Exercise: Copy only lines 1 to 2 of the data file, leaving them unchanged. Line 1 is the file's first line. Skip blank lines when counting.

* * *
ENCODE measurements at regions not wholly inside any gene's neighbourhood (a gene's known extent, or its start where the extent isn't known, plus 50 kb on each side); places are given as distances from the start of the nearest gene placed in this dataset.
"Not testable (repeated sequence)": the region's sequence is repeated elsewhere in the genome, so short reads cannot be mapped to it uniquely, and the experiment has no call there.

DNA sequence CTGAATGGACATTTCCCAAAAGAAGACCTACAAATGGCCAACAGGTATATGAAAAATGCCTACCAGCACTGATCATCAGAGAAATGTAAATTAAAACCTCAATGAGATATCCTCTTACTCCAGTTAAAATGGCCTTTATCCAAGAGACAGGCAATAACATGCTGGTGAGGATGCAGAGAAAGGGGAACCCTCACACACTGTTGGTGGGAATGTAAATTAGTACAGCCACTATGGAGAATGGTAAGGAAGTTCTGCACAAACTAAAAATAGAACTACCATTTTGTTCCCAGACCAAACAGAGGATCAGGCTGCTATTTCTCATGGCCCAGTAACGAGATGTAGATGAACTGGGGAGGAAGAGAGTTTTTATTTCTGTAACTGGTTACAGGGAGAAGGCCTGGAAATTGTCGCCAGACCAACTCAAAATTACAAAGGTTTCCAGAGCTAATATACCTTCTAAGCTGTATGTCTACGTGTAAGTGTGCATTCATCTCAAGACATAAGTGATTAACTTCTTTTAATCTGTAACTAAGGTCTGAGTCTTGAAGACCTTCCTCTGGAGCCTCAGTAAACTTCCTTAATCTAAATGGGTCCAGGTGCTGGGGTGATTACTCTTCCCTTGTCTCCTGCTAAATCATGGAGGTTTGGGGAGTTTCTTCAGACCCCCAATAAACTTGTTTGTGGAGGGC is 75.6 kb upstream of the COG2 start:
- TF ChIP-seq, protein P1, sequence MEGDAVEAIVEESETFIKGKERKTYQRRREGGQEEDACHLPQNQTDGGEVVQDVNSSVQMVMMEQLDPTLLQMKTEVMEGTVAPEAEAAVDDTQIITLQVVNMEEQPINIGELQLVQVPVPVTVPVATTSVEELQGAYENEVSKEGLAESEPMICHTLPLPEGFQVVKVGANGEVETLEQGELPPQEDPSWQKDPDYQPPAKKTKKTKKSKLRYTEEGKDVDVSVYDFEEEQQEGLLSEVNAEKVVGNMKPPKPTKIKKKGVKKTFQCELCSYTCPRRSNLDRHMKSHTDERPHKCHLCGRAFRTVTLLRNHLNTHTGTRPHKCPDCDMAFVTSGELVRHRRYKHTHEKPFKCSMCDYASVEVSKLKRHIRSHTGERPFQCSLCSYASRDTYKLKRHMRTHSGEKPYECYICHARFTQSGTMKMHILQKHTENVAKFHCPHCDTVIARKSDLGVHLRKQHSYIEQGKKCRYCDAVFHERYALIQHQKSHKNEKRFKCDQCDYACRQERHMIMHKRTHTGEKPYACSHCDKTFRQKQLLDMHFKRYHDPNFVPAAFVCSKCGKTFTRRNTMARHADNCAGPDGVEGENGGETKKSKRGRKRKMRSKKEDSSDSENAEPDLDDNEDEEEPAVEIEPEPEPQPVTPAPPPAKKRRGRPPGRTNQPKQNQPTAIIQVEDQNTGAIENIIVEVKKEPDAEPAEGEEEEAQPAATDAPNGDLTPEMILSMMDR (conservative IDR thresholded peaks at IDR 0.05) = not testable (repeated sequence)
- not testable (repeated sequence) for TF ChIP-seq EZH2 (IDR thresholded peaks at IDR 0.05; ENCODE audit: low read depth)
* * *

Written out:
ENCODE measurements at regions not wholly inside any gene's neighbourhood (a gene's known extent, or its start where the extent isn't known, plus 50 kb on each side); places are given as distances from the start of the nearest gene placed in this dataset.
"Not testable (repeated sequence)": the region's sequence is repeated elsewhere in the genome, so short reads cannot be mapped to it uniquely, and the experiment has no call there.